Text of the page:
Newspaper article THE JOURNAL RECORD

PGA Prize Demands Emperil Smaller Tourneys

Newspaper article THE JOURNAL RECORD

PGA Prize Demands Emperil Smaller Tourneys

Article excerpt

SUTTON, Mass. -- The PGA Tour says it tries to promote golf everywhere, not just at high-profile courses. Some small tournament organizers say the tour has delivered a different edict: Boost your purses or else.

The tour has ordered all of its tournaments to increase their total prize money to $3 million by 2002, an effort to get the game's top players to appear at more events in the United States. Only two of the tour's 45 events have purses that big now.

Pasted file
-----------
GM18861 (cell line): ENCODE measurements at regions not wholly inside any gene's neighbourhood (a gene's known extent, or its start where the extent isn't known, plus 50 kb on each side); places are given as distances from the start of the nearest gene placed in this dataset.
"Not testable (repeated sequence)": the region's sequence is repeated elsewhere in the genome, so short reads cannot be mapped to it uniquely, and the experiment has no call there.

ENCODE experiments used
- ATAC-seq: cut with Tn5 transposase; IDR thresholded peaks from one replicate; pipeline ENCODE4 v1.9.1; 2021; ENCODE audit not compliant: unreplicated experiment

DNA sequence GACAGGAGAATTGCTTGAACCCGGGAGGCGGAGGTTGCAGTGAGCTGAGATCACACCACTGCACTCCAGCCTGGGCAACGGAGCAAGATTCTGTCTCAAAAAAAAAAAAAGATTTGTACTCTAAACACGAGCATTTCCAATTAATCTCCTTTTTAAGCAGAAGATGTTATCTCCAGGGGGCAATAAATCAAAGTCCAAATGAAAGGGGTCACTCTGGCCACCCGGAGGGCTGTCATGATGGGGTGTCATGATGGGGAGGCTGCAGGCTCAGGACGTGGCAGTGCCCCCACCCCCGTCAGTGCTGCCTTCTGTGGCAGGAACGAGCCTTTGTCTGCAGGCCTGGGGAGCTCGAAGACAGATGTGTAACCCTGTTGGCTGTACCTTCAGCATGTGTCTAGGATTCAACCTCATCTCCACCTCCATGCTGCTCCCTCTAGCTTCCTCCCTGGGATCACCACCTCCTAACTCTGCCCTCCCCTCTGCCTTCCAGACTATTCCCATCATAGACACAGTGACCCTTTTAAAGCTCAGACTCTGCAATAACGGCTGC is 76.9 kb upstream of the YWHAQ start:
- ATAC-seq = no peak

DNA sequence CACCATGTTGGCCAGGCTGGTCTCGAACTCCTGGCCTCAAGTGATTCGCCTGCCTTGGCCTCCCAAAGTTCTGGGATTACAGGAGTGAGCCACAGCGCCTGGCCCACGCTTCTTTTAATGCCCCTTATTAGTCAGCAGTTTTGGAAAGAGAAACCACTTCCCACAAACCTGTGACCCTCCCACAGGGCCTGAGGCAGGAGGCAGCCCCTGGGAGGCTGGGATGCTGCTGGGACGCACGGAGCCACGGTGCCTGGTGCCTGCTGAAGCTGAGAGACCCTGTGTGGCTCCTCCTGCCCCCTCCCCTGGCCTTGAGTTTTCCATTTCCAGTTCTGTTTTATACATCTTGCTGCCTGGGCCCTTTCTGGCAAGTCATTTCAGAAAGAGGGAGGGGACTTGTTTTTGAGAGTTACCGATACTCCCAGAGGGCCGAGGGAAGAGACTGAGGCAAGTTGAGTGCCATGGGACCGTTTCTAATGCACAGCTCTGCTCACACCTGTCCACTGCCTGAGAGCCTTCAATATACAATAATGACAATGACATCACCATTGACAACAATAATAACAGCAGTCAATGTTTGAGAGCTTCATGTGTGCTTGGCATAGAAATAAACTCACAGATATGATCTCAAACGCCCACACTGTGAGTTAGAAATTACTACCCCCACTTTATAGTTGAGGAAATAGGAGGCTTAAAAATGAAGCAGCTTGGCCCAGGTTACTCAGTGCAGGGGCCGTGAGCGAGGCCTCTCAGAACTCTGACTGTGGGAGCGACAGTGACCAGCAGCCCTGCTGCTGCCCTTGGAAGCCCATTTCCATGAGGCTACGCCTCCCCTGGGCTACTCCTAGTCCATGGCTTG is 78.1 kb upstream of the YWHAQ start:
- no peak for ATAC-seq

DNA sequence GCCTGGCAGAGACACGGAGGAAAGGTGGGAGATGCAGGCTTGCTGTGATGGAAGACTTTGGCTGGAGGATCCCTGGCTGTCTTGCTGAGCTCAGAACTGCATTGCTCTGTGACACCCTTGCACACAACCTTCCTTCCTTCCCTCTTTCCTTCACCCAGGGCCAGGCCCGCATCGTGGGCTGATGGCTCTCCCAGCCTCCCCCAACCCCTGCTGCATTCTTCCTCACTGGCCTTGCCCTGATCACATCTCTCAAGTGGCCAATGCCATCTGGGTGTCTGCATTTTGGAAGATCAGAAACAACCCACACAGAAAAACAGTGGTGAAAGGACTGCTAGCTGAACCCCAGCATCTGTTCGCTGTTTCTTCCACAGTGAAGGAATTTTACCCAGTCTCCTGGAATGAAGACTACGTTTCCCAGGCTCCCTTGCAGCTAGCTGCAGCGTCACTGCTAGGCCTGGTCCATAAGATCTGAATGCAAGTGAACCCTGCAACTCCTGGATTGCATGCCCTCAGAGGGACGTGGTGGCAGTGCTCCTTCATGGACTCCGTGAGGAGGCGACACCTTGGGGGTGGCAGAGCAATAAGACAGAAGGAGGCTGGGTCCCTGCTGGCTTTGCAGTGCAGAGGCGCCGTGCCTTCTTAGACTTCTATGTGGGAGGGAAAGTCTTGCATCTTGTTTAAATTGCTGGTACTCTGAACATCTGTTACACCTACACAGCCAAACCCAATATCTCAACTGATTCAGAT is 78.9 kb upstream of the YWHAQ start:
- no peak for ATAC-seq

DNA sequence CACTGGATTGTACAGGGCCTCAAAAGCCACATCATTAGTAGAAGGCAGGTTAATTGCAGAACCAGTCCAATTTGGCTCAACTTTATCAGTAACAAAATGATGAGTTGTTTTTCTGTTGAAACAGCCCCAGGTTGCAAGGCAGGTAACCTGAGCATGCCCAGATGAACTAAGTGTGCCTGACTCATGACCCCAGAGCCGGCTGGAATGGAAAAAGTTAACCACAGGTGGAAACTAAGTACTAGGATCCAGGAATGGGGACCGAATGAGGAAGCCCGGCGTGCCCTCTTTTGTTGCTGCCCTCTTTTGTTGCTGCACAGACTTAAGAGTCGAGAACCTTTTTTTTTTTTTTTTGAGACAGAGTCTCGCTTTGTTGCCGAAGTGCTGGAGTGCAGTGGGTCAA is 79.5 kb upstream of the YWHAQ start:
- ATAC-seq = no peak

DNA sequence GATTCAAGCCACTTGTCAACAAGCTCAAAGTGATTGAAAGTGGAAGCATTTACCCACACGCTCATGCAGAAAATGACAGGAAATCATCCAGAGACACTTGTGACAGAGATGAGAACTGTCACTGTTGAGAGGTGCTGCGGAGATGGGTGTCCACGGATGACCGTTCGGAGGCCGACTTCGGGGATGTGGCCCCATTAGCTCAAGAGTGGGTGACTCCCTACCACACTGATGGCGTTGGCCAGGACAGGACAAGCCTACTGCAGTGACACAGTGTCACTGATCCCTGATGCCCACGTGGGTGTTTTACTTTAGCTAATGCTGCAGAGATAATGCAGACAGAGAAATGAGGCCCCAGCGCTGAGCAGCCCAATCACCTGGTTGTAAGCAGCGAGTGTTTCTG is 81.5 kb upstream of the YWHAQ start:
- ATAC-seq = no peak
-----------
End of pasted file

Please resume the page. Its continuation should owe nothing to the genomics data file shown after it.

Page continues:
While the strategy might persuade such international stars as Nick Faldo and Greg Norman to play more often in the United States, it also could squeeze smaller tournaments that have trouble convincing sponsors to spend more. The tournaments are sweating even though the tour will kick in 40 percent of purse increases. "The PGA Tour has said either get on board and raise the purses or get out of the way," said Steve Mingolla, organizer of the CVS Charity Classic in Sutton. "The message has been that blunt." The tournament, scheduled for July 23-26, will pull out of the tour after this year because it can't raise its $1.5 million purse. PGA Tour Vice President Ric Clarson said the tour is looking out for the interests of its players. "It's certainly not personal," Clarson said. "We have a responsibility to our players. We've had very favorable response from a large number of our title sponsors. We have as much, if not more stability, than other professional leagues." The better golfers that the higher prize money would attract translates into better television ratings for tour events, said former CBS Sports President Neal Pilson. The tour last year signed four-year contracts with ABC, CBS, NBC, the USA Network, ESPN and the Golf Channel worth $400 million. Better ratings would mean more money when a new contract is negotiated. "The track record here is to go in and ask the networks to double the contracts," said Pilson, who is now a consultant to professional sports leagues and broadcasting companies. …

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